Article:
Rabbi Motzen stood up to speak, holding up the rather old-fashioned, white, cotton-and-lace outfit the baby had worn during the milah
ecently, Rabbi A.D. Motzen, Agudath Israel’s national director for state relations, celebrated the bris of his first grandson. During the seudah, Rabbi Motzen stood up to speak, holding up the rather old-fashioned, white, cotton-and-lace outfit the baby had worn during the milah. He then shared the fascinating story behind it.
David L. Pransky, the baby’s great-great-great-grandfather, had come to America from Lithuania more than 125 years ago. Like most of his frum contemporaries, he was faced with the predicament of either sticking to the rigorous six-day American workweek, or choosing not to work on Shabbos — which would mean being out of a job the rest of the week as well.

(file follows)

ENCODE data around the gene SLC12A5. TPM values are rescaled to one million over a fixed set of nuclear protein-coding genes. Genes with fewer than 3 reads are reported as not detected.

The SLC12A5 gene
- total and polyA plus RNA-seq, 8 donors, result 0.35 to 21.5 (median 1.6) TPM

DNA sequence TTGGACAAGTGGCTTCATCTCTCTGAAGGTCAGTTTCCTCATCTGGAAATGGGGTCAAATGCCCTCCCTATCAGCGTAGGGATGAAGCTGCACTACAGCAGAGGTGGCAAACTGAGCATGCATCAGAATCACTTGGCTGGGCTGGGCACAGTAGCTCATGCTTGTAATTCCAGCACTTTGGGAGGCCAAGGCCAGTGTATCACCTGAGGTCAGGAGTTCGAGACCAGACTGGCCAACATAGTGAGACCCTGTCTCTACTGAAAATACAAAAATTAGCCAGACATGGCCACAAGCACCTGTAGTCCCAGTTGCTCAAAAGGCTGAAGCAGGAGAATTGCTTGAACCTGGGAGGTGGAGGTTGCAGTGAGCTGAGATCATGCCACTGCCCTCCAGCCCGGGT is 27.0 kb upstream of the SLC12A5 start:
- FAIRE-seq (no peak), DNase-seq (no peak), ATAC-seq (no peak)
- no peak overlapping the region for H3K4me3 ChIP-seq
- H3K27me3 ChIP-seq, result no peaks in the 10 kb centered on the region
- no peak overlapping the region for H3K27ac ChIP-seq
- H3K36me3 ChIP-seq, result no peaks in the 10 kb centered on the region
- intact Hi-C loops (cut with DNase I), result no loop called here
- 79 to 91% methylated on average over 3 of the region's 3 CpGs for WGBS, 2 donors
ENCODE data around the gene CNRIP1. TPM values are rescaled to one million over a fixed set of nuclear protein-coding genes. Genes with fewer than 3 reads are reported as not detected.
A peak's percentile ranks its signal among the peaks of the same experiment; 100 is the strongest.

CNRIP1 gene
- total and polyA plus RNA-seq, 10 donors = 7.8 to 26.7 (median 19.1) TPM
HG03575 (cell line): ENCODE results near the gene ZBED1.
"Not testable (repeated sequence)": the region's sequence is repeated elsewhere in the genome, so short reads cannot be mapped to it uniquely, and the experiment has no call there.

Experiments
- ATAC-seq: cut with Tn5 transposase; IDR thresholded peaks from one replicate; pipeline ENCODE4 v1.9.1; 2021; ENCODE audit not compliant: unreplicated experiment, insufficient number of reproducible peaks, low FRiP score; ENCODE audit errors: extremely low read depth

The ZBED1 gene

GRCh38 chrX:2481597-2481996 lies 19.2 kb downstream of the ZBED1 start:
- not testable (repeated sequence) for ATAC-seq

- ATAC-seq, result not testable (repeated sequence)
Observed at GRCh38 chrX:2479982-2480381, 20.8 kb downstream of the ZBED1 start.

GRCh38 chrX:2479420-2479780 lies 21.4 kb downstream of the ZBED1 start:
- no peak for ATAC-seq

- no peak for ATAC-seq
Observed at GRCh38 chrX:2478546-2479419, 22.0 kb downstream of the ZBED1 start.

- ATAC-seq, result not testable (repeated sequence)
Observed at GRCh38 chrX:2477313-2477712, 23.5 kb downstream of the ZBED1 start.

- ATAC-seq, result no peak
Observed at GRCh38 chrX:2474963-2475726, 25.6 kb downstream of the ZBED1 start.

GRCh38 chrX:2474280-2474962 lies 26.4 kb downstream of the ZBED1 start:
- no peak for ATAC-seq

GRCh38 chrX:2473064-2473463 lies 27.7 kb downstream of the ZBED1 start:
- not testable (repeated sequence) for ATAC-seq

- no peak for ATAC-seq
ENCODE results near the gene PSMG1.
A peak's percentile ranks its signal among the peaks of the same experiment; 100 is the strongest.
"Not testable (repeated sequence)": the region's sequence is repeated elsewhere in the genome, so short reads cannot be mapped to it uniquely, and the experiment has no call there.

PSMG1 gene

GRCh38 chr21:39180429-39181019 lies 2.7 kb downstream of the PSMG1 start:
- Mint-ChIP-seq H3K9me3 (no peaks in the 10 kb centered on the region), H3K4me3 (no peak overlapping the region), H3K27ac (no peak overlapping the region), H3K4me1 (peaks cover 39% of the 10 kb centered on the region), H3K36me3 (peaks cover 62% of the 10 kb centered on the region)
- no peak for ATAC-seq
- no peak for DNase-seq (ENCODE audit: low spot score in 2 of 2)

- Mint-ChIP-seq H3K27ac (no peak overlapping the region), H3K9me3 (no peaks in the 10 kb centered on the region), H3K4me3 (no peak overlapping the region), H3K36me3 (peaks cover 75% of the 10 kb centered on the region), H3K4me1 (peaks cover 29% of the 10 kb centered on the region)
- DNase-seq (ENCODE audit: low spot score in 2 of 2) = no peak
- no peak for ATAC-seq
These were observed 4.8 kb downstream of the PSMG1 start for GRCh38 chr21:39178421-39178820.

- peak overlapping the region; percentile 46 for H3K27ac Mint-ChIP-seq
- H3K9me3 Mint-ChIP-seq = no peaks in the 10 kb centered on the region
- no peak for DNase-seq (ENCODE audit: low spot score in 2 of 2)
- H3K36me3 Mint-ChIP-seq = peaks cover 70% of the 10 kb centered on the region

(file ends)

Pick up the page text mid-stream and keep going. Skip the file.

Trying to figure a way out, David hit upon the idea of going into wholesale, which would allow him to keep Shabbos. Since Saturday was the primary shopping day for Americans, retailers had to be open. If he went into wholesale, he reasoned, he would need to get his merchandise to the stores on Friday, which would enable him to avoid working on Shabbos itself. In 1906, David broke into the wholesale industry, and was able to provide for his family unencumbered by threats of weekly termination due to religious observance.
When David’s son Albert was born in 1917, he dressed the baby in a beautiful outfit hand-sewn by a family member for the bris. David’s next son wore it to his bris as well, and so did Albert’s three sons in the next generation. And it didn’t stop there.
The bris outfit took on a larger meaning for the family, representing an unwavering commitment to shemiras mitzvos in a land where that level of dedication was still a rarity. And for more than 100 years, the male descendants of the Pransky family have worn the outfit of their ancestor as they were welcomed into the bris of Avraham Avinu, our forefather who stood steadfastly against the rest of the world and was rewarded with a multitude of offspring.
Rabbi Motzen’s grandson was just beginning his lifelong journey, but the century-old outfit represented a mission thousands of years old.
(Originally featured in Mishpacha, Issue 933)
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